FEMA won't pull trailers off market

The Federal Emergency Management Agency says it will continue to sell or donate surplus Hurricane Katrina trailers despite the possibility of high formaldehyde levels in the dwellings.

"However, potential buyers/recipients will be fully advised of the concerns regarding formaldehyde levels in travel trailers," FEMA spokesman Aaron Walker said in an e-mail to The Associated Press.

A Mississippi environmental group wants the practice to end until there is evidence from testing showing there's no formaldehyde threat. Prolonged exposure to the chemical can cause respiratory and other problems, health officials say.

"Before FEMA sells any more of these or gives these to people ... each trailer needs to be tested. If it comes in over the limit, it shouldn't be sold or given away until the formaldehyde is remediated," said Becky Gillette of the Mississippi chapter of the Sierra Club.

FEMA drew the ire of Capitol Hill Democrats and Republicans last week after documents revealed that government lawyers discouraged investigating reports of high formaldehyde levels in the trailers that still house thousands of Mississippi and Louisiana victims of Hurricanes Katrina and Rita.

Officials with the U.S. Centers for Disease Control and Prevention are traveling to New Orleans for a "very preliminary fact-finding" meeting Tuesday with FEMA officials, said CDC spokeswoman Dagny Olivares. The CDC delegation will include at least one medical epidemiologist.

Olivares couldn't say when the CDC plans to start testing the air quality in FEMA trailers.

"It depends on how the study is designed," she said. "Everybody is working with the utmost urgency."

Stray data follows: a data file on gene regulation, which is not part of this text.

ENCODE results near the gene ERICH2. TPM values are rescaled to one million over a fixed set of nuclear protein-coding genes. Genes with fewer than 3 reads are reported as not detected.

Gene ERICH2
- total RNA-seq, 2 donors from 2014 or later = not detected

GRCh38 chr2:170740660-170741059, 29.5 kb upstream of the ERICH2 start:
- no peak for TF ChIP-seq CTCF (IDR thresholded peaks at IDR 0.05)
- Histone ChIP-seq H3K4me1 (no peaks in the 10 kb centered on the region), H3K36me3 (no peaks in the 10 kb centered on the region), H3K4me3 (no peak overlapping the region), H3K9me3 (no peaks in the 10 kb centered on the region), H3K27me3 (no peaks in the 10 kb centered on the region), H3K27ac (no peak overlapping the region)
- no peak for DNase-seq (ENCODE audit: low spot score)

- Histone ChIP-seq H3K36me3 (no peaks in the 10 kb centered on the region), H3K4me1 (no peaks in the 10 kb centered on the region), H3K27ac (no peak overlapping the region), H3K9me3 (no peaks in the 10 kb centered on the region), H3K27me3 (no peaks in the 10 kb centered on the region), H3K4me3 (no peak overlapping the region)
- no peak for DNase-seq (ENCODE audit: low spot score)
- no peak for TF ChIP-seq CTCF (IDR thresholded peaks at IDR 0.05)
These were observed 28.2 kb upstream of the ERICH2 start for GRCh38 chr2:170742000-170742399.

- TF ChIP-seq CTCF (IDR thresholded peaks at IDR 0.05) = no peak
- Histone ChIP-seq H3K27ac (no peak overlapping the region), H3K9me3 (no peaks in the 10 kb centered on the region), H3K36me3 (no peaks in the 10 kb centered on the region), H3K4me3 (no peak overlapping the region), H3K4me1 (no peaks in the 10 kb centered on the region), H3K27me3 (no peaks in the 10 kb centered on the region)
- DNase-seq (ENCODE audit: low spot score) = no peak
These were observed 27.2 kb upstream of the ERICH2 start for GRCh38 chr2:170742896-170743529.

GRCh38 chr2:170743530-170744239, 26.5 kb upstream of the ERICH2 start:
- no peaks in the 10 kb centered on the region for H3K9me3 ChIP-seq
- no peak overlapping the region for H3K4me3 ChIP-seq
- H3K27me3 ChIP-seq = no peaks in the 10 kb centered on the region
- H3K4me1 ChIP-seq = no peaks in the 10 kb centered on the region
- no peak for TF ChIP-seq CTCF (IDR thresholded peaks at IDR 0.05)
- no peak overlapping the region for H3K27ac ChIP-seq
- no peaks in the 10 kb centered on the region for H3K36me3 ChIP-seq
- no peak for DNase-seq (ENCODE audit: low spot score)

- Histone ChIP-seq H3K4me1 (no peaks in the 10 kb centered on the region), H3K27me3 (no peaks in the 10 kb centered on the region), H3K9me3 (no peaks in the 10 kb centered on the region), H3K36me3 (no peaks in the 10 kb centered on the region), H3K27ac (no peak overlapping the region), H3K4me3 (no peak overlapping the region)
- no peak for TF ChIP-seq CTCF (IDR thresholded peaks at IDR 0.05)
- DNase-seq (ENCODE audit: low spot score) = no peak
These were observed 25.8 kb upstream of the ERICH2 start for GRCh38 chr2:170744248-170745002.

Walker said FEMA has disposed of 18,562 travel trailers "through authorized disposal methods." The General Services Administration handles the sale or donation of the trailers, Walker said.

More than 56,000 travel trailers are still occupied by victims of the hurricanes, and others are being held in reserve for future disasters, Walker said.

In May 2006, Gillette's organization issued a nonscientific report saying its tests revealed high formaldehyde emissions in dozens of trailers in Louisiana and Mississippi.

Gillette said the Sierra Club has been contacted by the National Institute of Occupational Safety and Health, a branch of the CDC because "they wanted information on how we were doing the testing."

Several agencies in Mississippi have received surplus trailers, including the state Department of Wildlife, Fisheries and Parks, Department of Public Safety and the Mississippi Emergency Management Agency, said MEMA spokeswoman Lea Stokes.

Gillette said her organization is now working with the Texas Department of Wildlife, Fisheries and Parks to test trailers that agency received from FEMA.

"We did some cooperative testing with them, and by the standards, virtually none of those campers are fit to be lived in," Gillette said.

The Texas Department of Wildlife, Fisheries and Parks purchased 37 FEMA trailers with plans to use them for wildlife research and temporary services, said agency spokesman Tom Harvey.

Harvey said Texas health officials will give their input "before we allow our staff to live or work in these trailers."

"We just want to make sure they are safe. We have pulled everybody out of the trailers," Harvey said.